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Belongil Estuary: Off the Beaten Track But Just Around the Corner

A View of the Belongil Estuary

As a visitor to the Belongil estuary, you’d be forgiven for thinking you were in a piece of paradise far, far away from civilisation.

There’s nothing further from the truth. Byron Bay’s town centre is an easy 2.5km stroll away from the estuary, with plenty of gorgeous beaches along the way.

Be prepared to roll up your pants and get your feet wet as some bits of the beach can disappear, especially during so-called “king tides” when it’s full moon or no moon!

Abundant with wildlife, birdlife and marine biodiversity, and host to threatened plant and wildlife species (including the Little Tern), the Belongil estuary doesn’t always make it on Byron Bay’s list of top things to do, however we think it should.

Those who venture beyond Belongil Beach to the estuary will discover that it’s a diverse ecological system with a rich story to tell. Plus it’s stunning, serene and always changing, according to the time of day, weather seasons.

Where Worlds Collide

If you’re ever in doubt of the utter genius of Mother Nature, a trip to the Belongil Estuary is an unforgettable reminder.

The estuary is a natural point at which Belongil Creek and the ocean meet. A junction where multiple ecosystems merge to form a sanctuary teaming with sea and bird life. A celebration of biodiversity.

The story of Belongil Estuary begins with Belongil Creek. The vein of water extends southeast approximately three kilometres inland through habitats of saltmarsh and mangroves.

These areas of the creek are nature’s perfect nurseries. Countless species of fish such as Mangrove Jack and Barramundi use mangroves as a safe house for breeding and the growth of their juvenile fish.

Belongil Creek’s waters are beautifully scented, naturally medicinal and stained a deep brown thanks to oils in tea trees lining the creek leaching into the water, which actually makes the water quite soft, which in turn cleanses and softens your skin.

The dark tea-tree stained waters of the creek create streaks of colour as they flow into the estuary like a watercolour masterpiece.

The Estuary itself is composed partly of saltmarsh and mangroves. These wetlands act as a natural sponge, absorbing and storing excess rainfall and reducing flooding.

The unique mixture of fresh and saltwater meeting, as well as fauna providing sanctuary makes the estuary abundant with life, especially sea and shore birds such as the Osprey, Brahminy Kite, Tern, Striated Bittern, Pied Oystercatcher, Sacred Kingfisher, Rainbow Bee Eater, Egrets, Cormorants and Striated Pardalote.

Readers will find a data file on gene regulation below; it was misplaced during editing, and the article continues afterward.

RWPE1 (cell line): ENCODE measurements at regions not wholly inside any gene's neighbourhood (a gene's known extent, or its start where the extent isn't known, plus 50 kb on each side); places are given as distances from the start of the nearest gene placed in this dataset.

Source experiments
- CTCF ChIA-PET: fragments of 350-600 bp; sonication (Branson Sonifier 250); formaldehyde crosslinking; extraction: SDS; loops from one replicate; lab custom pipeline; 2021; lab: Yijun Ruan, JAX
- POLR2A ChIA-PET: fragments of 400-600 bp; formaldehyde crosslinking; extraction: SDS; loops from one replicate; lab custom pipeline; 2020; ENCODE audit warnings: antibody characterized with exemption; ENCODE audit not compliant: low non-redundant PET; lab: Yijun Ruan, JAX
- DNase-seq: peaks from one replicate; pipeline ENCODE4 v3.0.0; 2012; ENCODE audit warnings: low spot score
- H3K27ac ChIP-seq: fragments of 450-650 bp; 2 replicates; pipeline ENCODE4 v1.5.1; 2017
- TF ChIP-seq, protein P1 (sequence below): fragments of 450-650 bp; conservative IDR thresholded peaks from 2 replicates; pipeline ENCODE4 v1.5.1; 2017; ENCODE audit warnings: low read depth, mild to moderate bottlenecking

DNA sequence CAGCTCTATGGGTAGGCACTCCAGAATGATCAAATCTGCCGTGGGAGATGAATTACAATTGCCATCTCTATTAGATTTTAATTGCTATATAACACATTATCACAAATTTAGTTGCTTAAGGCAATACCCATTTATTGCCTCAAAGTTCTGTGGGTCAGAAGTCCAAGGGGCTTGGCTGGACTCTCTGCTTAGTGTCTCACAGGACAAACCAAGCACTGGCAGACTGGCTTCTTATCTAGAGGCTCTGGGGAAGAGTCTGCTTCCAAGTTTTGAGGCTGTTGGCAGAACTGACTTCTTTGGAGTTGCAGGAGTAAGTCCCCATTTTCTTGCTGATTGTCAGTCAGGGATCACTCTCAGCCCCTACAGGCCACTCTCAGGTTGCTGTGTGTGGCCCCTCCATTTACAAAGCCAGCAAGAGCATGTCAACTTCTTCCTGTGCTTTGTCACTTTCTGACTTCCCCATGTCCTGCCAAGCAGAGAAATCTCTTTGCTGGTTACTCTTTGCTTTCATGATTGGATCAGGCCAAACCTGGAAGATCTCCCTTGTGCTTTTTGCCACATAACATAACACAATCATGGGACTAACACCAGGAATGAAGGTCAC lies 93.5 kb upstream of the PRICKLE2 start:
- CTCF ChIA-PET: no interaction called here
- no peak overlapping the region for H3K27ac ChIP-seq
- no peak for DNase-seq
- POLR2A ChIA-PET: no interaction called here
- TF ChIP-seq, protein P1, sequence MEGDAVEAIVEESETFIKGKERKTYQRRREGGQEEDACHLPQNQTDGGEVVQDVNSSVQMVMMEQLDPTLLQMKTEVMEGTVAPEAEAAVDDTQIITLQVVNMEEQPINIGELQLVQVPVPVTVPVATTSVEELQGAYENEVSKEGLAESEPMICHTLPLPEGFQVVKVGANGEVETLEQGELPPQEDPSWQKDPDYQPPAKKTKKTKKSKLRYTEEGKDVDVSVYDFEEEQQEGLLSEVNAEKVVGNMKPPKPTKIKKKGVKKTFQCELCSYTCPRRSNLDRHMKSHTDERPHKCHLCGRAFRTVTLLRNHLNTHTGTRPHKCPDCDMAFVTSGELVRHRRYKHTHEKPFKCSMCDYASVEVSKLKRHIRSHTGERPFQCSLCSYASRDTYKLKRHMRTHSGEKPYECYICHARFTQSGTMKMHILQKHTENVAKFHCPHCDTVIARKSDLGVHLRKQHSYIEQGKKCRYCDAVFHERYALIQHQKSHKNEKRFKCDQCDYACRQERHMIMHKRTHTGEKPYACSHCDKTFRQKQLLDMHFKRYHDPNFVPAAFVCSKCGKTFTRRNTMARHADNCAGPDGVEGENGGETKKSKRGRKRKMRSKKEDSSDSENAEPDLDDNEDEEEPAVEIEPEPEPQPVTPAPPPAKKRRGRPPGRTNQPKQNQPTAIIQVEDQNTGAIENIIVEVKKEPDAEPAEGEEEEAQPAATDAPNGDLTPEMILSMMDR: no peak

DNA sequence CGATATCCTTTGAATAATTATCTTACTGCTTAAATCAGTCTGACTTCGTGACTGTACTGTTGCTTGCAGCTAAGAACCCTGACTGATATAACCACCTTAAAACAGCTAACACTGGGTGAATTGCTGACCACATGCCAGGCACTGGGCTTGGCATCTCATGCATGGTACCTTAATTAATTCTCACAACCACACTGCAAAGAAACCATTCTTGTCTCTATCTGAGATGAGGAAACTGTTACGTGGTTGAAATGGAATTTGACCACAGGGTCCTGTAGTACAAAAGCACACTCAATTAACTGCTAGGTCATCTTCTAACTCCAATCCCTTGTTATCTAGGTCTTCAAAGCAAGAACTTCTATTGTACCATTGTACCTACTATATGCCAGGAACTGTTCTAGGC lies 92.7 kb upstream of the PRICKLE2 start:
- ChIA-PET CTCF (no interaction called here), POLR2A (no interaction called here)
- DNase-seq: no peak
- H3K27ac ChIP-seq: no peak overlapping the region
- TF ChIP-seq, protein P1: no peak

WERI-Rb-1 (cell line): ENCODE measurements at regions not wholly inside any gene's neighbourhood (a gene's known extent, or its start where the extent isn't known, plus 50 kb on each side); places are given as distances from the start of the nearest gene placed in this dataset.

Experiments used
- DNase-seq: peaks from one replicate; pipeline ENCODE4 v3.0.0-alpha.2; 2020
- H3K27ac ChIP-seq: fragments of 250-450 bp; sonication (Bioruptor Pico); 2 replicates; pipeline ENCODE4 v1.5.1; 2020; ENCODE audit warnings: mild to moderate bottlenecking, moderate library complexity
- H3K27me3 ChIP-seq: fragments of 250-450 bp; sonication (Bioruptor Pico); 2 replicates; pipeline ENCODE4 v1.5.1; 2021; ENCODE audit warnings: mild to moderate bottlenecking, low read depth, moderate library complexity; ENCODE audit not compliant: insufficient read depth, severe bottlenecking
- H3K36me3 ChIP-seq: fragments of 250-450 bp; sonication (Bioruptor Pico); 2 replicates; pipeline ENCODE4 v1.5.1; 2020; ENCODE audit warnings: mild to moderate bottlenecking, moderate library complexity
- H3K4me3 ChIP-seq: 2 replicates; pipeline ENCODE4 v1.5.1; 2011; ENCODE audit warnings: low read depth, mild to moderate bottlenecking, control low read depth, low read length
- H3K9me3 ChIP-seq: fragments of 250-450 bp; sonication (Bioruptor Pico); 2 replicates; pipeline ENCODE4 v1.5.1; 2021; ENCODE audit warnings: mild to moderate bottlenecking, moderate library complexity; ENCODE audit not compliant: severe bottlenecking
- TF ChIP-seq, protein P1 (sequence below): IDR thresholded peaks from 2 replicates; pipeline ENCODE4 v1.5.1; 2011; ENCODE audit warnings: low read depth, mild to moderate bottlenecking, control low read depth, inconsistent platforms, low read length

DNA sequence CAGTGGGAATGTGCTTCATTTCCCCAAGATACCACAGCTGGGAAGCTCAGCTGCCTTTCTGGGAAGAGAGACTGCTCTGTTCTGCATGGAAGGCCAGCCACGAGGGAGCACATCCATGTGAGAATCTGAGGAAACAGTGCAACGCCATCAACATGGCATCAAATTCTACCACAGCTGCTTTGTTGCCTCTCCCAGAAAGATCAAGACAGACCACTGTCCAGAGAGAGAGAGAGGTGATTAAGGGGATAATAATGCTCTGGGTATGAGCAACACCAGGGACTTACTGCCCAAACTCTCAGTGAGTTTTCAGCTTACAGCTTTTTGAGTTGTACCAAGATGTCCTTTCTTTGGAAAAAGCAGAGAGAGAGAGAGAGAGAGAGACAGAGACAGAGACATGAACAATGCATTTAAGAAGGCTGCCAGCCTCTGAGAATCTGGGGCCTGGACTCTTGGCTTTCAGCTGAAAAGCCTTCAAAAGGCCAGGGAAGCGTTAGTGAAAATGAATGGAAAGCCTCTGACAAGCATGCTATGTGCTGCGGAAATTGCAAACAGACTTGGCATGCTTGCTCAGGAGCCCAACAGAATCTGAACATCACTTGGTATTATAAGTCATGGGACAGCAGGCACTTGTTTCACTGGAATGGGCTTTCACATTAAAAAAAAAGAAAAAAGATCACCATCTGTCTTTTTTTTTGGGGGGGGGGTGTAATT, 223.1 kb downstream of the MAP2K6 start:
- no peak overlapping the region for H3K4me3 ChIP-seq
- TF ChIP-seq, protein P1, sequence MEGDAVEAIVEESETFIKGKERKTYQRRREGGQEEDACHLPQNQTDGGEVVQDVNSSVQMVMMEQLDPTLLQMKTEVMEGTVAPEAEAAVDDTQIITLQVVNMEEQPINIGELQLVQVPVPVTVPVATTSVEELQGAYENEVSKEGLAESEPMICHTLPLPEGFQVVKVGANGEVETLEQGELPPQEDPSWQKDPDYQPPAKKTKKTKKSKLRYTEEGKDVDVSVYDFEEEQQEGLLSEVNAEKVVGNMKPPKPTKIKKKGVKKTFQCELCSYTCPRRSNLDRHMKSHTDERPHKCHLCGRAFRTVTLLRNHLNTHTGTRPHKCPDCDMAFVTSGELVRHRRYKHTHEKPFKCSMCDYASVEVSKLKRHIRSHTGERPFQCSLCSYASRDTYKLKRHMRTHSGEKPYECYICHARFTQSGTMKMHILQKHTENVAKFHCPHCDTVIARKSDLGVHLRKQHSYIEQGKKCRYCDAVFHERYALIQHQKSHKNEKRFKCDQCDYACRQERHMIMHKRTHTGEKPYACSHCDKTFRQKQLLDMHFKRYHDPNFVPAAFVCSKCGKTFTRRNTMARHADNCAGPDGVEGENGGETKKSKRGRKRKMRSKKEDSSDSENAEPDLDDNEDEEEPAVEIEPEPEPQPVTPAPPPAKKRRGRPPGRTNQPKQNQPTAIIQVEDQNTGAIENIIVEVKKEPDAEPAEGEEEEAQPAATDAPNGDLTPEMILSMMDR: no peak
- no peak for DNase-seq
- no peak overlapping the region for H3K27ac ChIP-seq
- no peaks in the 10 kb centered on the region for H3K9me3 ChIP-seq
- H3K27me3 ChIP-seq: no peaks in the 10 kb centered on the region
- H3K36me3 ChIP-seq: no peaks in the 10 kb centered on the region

Because of the estuary’s continual flow of water between land and sea, the landscape is constantly being reinvented with the movement of the tides.

It’s an ever-changing and inspirational work in progress, re-sculpted by the elements – which is why more than one visit is recommended.

A Stormy History

Belongil Beach and Estuary is part of Arakwal Country which extends from Seven Mile Beach to Brunswick River. This area is sacred and rich in Aboriginal history.

The area was a significant meeting place or ‘Cavanbah’. While many tribes came to meet in the area, a camp of 80 or more people led by ‘King Bobby’ had their home camp in what is now the Byron Bay CBD.

While the changing tides shape the Belongil Estuary every day, it is some of Mother Nature’s more tempestuous moments that have re-shaped Belongil Beach and Byron Bay beyond.

For example, in 1864, the sea clawed its way to the lowlands from Tallow Beach to Belongil Creek during a storm.

In 1898, severe erosion from a ‘big blow’ exposed much of the coffee rock at Belongil Beach.

In the 1920’s Byron Bay was awash with sand. Mountains of it would literally blow down Jonson Street only to be shovelled out by hand.

On Saturday 14th May 1921, the transport ship Wollongbar was tied up to a jetty after unloading its cargo, waiting for crew before departing back to Sydney.

Large waves and winds whipped the low tide into a stormy soup causing the ship’s keel to smash repeatedly against the seabed. It eventually came to its resting place, stranded on Belongil Beach. It severed a vital line of transport between Byron Bay and Sydney. It was two years before the Wollongbar II was built. Since then, the town has been flooded more than once by cyclonic weather.

Walk along Belongil Estuary and Creek, marvel at the incredible wildlife and imagine how this untouched landscape has changed from decades ago.

Join one of our guided ecosystem walks  to find out more about the estuary ecosystem and more.

Want more inspiration for things to do in Byron Bay? Check out our Ultimate Guide to Byron Bay.

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